It was then that I learned that Baldwin had been a female writer who for three years put together a daily woman’s column that had appeared on the editorial page of the Portland Evening Telegram between 1906 and 1909, that she honored the abolitionist memory of her minister father, and that she was a monetary theorist of sorts who brought nineteenth century greenbackism and anti-banker sentiment into the early twentieth century. This made her seem all the more interesting, as this Klan supporter had continually honored her family’s abolitionist stature.

Yet, there were things holding me back from committing to this project. Noting that her monetary tract—and a subsequent unpublished sequel—were held in the special collections department of the University of Oregon library, I drove from Portland to Eugene to read her tract. In it, Baldwin sought to convince her readers that money was a “force” and not a mere medium of exchange; I duly noted the argument, but came away unimpressed. The cultural use of electricity as a metaphor for both the human body and mind were familiar to me, but not that interesting. Still the contradictions of her biography bothered me and would not let me completely leave it at that. I decided I needed to read the columns.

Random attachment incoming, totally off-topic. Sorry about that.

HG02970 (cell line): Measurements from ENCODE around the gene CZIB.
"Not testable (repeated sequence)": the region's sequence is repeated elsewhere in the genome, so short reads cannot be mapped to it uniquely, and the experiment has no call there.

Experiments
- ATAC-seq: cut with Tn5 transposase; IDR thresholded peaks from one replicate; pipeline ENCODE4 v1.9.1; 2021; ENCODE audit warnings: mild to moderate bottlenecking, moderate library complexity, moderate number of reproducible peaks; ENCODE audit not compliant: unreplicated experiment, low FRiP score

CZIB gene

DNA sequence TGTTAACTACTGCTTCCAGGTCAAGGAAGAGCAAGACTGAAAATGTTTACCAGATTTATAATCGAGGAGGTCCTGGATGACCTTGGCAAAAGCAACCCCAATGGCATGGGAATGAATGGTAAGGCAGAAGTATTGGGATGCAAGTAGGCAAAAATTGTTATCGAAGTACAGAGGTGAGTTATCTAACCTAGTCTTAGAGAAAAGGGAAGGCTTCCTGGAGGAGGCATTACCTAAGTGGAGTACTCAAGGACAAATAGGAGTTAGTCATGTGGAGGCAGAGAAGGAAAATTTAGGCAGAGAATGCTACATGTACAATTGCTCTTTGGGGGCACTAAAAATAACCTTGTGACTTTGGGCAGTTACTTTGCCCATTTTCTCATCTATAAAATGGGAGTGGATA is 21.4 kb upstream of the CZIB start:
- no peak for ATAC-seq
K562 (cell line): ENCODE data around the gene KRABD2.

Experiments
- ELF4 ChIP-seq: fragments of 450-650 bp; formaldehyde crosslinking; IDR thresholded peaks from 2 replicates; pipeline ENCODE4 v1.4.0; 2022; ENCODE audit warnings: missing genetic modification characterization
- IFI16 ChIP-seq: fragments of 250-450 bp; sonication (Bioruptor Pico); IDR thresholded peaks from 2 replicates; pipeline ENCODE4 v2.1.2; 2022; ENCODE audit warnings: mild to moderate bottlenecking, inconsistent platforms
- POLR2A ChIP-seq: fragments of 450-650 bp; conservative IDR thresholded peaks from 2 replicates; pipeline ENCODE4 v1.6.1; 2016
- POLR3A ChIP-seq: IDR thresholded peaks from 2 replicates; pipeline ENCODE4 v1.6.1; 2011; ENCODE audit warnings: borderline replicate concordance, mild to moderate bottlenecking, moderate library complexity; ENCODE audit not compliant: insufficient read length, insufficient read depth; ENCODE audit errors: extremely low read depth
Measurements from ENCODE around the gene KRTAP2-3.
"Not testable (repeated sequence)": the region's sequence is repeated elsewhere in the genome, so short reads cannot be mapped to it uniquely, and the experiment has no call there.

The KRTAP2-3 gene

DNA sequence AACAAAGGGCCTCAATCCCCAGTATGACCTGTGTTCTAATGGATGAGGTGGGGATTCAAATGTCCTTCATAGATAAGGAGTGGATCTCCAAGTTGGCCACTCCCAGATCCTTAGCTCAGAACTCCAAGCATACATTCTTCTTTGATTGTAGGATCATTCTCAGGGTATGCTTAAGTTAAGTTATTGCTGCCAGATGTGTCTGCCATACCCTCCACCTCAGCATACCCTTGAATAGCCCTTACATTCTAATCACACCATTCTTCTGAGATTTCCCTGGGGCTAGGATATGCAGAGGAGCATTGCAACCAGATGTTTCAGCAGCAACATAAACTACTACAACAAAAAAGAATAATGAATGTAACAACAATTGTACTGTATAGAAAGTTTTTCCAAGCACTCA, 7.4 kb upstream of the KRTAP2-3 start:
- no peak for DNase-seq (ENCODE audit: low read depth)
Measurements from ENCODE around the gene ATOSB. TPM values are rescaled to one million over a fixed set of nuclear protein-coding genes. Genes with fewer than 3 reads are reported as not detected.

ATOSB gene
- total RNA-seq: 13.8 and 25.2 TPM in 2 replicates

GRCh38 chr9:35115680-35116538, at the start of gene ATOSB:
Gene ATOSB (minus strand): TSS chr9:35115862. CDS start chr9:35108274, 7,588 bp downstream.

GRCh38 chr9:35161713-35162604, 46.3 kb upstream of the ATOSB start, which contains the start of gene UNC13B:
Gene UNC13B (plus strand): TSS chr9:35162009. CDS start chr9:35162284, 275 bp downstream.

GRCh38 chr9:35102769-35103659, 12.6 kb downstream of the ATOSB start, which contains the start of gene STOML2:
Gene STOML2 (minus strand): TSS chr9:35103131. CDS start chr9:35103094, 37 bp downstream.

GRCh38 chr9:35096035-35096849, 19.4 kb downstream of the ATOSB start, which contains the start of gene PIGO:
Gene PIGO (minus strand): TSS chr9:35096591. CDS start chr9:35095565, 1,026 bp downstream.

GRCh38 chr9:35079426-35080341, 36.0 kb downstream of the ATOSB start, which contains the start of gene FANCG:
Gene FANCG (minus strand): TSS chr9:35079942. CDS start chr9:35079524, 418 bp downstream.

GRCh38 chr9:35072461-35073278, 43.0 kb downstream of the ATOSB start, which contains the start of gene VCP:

After taking notes on many of them, I decided that this project was not worth the time that would be needed to read all nine-hundred columns, so I began to photocopy them off the microfilm reader. I knew I had a sabbatical coming up in the next couple of years and that I could use that to make sense of them. Desiring searchable data, I found a student of mine to transcribe them into word documents. That student, Caty Prechtal, soon came to know Baldwin better than I did; some of her email messages with transcribed documents came with exclamations of how interesting she was. As Ms. Prechtal had taken my Victorian gender and sexuality course at Pacific University, she knew the context in which Baldwin had lived and these expressions of interest were reasonably grounded. Her emails slowly but surely caught my attention, and so I began to read the columns in earnest.